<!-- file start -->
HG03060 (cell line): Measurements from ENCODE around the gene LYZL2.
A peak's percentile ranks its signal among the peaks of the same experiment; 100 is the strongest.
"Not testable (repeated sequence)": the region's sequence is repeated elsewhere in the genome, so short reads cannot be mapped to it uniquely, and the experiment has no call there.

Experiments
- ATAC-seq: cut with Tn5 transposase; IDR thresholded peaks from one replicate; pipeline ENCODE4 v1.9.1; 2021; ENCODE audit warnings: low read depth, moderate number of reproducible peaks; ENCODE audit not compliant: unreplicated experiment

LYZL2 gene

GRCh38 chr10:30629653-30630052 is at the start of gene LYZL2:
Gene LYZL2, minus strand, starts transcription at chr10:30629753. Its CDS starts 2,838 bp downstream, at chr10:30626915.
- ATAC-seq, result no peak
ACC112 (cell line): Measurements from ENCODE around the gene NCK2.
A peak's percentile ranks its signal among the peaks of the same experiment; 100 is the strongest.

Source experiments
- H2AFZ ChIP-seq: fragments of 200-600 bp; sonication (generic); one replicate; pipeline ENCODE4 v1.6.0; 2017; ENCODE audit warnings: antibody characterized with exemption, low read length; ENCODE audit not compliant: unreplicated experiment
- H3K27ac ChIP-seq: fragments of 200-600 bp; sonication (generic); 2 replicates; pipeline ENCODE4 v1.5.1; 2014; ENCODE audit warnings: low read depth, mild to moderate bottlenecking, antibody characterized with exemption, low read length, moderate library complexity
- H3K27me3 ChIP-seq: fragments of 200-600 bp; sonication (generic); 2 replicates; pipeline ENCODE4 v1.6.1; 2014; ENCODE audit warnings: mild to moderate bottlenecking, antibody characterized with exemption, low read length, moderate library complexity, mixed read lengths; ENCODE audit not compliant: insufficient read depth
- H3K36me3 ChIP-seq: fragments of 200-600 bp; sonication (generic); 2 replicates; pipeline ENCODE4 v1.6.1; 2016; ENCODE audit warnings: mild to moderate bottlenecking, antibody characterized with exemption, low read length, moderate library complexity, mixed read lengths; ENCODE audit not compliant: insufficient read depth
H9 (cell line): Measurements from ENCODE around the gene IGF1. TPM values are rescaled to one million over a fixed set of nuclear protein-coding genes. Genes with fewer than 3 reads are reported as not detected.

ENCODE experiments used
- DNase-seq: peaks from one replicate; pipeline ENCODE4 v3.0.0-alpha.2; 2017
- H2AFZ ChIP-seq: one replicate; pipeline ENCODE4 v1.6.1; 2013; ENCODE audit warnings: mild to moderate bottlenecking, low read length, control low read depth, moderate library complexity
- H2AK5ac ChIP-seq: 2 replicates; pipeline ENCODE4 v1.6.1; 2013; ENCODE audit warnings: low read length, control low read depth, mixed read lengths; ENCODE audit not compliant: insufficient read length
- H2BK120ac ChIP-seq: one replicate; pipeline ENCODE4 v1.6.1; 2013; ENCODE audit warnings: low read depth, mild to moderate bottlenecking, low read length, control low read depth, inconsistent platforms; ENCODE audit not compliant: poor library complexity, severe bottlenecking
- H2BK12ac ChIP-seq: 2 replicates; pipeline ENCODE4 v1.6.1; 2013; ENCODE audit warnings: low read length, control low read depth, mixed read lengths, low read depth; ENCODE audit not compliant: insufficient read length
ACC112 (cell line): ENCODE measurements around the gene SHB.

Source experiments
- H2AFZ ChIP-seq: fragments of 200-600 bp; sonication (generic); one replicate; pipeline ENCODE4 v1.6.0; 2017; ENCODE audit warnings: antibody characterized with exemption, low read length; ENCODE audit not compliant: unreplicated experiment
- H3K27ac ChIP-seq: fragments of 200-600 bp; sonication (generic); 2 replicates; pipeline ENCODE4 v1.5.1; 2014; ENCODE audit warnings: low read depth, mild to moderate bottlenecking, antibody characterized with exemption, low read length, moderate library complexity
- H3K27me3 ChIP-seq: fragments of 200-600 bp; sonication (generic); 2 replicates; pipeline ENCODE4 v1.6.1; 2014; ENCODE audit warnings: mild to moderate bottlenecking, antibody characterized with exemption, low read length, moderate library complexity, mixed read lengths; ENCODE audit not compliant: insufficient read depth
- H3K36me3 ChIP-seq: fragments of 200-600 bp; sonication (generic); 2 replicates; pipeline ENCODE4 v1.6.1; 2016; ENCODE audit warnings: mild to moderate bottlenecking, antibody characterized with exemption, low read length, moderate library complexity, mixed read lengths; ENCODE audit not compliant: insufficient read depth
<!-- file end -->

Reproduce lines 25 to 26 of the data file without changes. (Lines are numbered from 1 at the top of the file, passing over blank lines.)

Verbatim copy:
Source experiments
- H2AFZ ChIP-seq: fragments of 200-600 bp; sonication (generic); one replicate; pipeline ENCODE4 v1.6.0; 2017; ENCODE audit warnings: antibody characterized with exemption, low read length; ENCODE audit not compliant: unreplicated experiment